"Bathtub falls and police officers kill more Americans than terrorism, yet we've been asked to sacrifice our most sacred rights for fear of falling victim to it." -Edward Snowden

  7. #6

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    Mike Lee and Jim DeMint voted against the amendment that would've killed the illegal indefinite detention aspect of the bill: http://www.senate.gov/legislative/LI...n=1&vote=00210

  8. #7

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    Quote Originally Posted by ZanZibar View Post
    Mike Lee and Jim DeMint voted against the amendment that would've killed the illegal indefinite detention aspect of the bill: http://www.senate.gov/legislative/LI...n=1&vote=00210
    Only two Republicans voted yea... sad.

  9. #8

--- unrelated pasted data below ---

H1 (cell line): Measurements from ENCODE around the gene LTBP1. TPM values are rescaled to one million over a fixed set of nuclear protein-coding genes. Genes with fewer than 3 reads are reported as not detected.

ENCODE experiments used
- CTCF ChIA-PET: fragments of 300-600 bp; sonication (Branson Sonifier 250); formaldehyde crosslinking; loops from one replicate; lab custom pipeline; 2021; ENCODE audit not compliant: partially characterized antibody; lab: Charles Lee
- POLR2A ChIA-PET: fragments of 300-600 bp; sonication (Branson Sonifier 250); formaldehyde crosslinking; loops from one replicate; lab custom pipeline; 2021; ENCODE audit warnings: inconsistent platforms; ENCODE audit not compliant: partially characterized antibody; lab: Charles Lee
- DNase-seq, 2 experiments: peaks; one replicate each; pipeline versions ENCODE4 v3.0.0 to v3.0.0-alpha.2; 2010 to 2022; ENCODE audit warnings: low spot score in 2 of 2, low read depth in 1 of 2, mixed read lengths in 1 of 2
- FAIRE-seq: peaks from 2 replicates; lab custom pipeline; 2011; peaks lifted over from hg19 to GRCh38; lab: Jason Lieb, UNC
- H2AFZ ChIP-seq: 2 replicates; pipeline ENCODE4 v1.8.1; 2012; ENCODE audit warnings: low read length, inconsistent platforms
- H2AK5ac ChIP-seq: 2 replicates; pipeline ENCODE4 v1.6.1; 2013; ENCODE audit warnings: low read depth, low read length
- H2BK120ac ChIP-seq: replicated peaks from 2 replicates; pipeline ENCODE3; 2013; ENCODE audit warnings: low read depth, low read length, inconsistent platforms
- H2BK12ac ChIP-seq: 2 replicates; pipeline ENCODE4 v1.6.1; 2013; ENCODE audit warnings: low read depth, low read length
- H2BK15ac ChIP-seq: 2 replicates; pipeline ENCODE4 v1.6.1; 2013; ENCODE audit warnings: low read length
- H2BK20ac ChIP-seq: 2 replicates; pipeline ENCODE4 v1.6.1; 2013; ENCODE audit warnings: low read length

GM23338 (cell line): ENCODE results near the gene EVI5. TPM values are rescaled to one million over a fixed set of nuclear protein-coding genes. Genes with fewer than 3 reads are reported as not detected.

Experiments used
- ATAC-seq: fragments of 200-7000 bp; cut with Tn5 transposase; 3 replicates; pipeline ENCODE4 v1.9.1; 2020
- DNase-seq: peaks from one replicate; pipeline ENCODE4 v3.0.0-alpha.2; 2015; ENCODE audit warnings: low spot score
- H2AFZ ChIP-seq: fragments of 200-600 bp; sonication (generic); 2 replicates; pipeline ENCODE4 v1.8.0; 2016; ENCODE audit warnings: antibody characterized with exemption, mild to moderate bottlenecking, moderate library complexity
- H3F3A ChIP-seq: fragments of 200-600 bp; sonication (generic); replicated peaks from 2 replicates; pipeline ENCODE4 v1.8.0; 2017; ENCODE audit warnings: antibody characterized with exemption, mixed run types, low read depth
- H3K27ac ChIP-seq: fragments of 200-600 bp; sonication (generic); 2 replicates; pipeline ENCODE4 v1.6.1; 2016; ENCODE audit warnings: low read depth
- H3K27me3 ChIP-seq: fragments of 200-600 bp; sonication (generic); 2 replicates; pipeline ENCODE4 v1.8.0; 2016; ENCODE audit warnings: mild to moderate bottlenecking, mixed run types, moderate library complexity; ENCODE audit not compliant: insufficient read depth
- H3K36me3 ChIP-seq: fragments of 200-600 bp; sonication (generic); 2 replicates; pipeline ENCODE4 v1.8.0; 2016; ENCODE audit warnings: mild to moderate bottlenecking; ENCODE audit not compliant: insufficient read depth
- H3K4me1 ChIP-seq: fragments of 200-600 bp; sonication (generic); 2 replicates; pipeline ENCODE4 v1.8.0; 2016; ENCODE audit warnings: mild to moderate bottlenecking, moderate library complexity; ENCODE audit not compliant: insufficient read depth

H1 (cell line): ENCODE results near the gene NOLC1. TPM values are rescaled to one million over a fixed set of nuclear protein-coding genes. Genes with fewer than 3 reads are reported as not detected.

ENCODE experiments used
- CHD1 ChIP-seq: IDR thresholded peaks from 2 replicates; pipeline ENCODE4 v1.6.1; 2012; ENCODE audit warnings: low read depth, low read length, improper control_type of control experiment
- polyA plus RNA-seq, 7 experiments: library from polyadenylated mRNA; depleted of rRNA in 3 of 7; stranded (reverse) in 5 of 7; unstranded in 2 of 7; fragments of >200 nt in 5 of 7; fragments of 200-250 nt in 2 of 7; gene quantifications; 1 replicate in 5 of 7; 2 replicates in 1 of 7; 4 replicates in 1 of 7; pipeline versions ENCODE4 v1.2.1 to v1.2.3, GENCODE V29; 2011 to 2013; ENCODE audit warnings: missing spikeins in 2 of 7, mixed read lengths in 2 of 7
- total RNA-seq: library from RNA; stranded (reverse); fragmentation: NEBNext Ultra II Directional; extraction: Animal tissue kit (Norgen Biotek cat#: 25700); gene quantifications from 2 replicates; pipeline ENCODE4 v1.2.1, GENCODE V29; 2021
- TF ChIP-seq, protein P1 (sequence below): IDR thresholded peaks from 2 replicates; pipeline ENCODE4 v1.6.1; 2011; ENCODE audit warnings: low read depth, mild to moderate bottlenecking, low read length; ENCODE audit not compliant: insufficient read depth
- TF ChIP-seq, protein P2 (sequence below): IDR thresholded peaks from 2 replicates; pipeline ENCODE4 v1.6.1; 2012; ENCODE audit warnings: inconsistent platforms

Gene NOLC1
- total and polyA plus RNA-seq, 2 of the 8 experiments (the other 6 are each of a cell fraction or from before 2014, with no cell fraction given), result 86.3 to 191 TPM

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    Quote Originally Posted by ZanZibar View Post
    Mike Lee and Jim DeMint voted against the amendment that would've killed the illegal indefinite detention aspect of the bill: http://www.senate.gov/legislative/LI...n=1&vote=00210
    DeMint doesn't surprise me as much as Lee. Gonna study this some more and see if I can get a reason why. After all he did to combat the Patriot Act.

    Sincerely,

    Slutter McGee

  10. #9

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    Quote Originally Posted by ZanZibar View Post
    Mike Lee and Jim DeMint voted against the amendment that would've killed the illegal indefinite detention aspect of the bill: http://www.senate.gov/legislative/LI...n=1&vote=00210
    How could they support illegal detention?